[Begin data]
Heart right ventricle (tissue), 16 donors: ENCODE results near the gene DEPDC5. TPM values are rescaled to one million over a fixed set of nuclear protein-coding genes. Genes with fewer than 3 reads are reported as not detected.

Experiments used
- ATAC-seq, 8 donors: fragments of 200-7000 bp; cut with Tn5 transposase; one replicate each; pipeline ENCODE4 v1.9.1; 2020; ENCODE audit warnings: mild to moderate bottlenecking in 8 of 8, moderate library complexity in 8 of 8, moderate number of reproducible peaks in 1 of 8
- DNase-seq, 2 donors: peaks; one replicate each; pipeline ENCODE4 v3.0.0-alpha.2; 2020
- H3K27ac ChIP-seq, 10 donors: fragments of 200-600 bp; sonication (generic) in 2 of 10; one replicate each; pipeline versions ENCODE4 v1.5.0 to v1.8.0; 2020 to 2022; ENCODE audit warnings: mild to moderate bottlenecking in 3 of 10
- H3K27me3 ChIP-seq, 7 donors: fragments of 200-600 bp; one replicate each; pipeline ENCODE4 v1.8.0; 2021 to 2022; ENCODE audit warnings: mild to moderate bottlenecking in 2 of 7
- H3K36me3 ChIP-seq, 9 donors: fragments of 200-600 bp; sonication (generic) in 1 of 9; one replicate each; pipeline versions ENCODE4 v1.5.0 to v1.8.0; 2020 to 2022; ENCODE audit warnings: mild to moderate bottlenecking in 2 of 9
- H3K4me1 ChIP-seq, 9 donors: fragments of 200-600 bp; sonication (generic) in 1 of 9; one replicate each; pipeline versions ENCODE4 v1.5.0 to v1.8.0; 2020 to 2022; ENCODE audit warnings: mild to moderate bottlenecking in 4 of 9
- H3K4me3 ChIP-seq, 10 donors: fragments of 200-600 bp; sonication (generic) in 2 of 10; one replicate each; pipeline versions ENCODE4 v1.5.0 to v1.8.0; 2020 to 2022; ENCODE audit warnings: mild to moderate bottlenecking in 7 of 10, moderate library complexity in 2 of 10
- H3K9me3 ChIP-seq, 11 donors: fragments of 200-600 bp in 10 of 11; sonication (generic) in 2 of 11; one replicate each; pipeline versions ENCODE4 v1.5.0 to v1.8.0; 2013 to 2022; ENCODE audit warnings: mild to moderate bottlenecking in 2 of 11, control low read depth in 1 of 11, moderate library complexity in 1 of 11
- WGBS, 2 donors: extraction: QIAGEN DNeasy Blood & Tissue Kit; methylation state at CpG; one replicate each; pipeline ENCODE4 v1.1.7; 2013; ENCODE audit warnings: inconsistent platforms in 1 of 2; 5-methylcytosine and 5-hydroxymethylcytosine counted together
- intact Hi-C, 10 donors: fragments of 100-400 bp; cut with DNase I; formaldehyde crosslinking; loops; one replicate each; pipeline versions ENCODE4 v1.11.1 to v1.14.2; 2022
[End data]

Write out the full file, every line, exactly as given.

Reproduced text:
Heart right ventricle (tissue), 16 donors: ENCODE results near the gene DEPDC5. TPM values are rescaled to one million over a fixed set of nuclear protein-coding genes. Genes with fewer than 3 reads are reported as not detected.

Experiments used
- ATAC-seq, 8 donors: fragments of 200-7000 bp; cut with Tn5 transposase; one replicate each; pipeline ENCODE4 v1.9.1; 2020; ENCODE audit warnings: mild to moderate bottlenecking in 8 of 8, moderate library complexity in 8 of 8, moderate number of reproducible peaks in 1 of 8
- DNase-seq, 2 donors: peaks; one replicate each; pipeline ENCODE4 v3.0.0-alpha.2; 2020
- H3K27ac ChIP-seq, 10 donors: fragments of 200-600 bp; sonication (generic) in 2 of 10; one replicate each; pipeline versions ENCODE4 v1.5.0 to v1.8.0; 2020 to 2022; ENCODE audit warnings: mild to moderate bottlenecking in 3 of 10
- H3K27me3 ChIP-seq, 7 donors: fragments of 200-600 bp; one replicate each; pipeline ENCODE4 v1.8.0; 2021 to 2022; ENCODE audit warnings: mild to moderate bottlenecking in 2 of 7
- H3K36me3 ChIP-seq, 9 donors: fragments of 200-600 bp; sonication (generic) in 1 of 9; one replicate each; pipeline versions ENCODE4 v1.5.0 to v1.8.0; 2020 to 2022; ENCODE audit warnings: mild to moderate bottlenecking in 2 of 9
- H3K4me1 ChIP-seq, 9 donors: fragments of 200-600 bp; sonication (generic) in 1 of 9; one replicate each; pipeline versions ENCODE4 v1.5.0 to v1.8.0; 2020 to 2022; ENCODE audit warnings: mild to moderate bottlenecking in 4 of 9
- H3K4me3 ChIP-seq, 10 donors: fragments of 200-600 bp; sonication (generic) in 2 of 10; one replicate each; pipeline versions ENCODE4 v1.5.0 to v1.8.0; 2020 to 2022; ENCODE audit warnings: mild to moderate bottlenecking in 7 of 10, moderate library complexity in 2 of 10
- H3K9me3 ChIP-seq, 11 donors: fragments of 200-600 bp in 10 of 11; sonication (generic) in 2 of 11; one replicate each; pipeline versions ENCODE4 v1.5.0 to v1.8.0; 2013 to 2022; ENCODE audit warnings: mild to moderate bottlenecking in 2 of 11, control low read depth in 1 of 11, moderate library complexity in 1 of 11
- WGBS, 2 donors: extraction: QIAGEN DNeasy Blood & Tissue Kit; methylation state at CpG; one replicate each; pipeline ENCODE4 v1.1.7; 2013; ENCODE audit warnings: inconsistent platforms in 1 of 2; 5-methylcytosine and 5-hydroxymethylcytosine counted together
- intact Hi-C, 10 donors: fragments of 100-400 bp; cut with DNase I; formaldehyde crosslinking; loops; one replicate each; pipeline versions ENCODE4 v1.11.1 to v1.14.2; 2022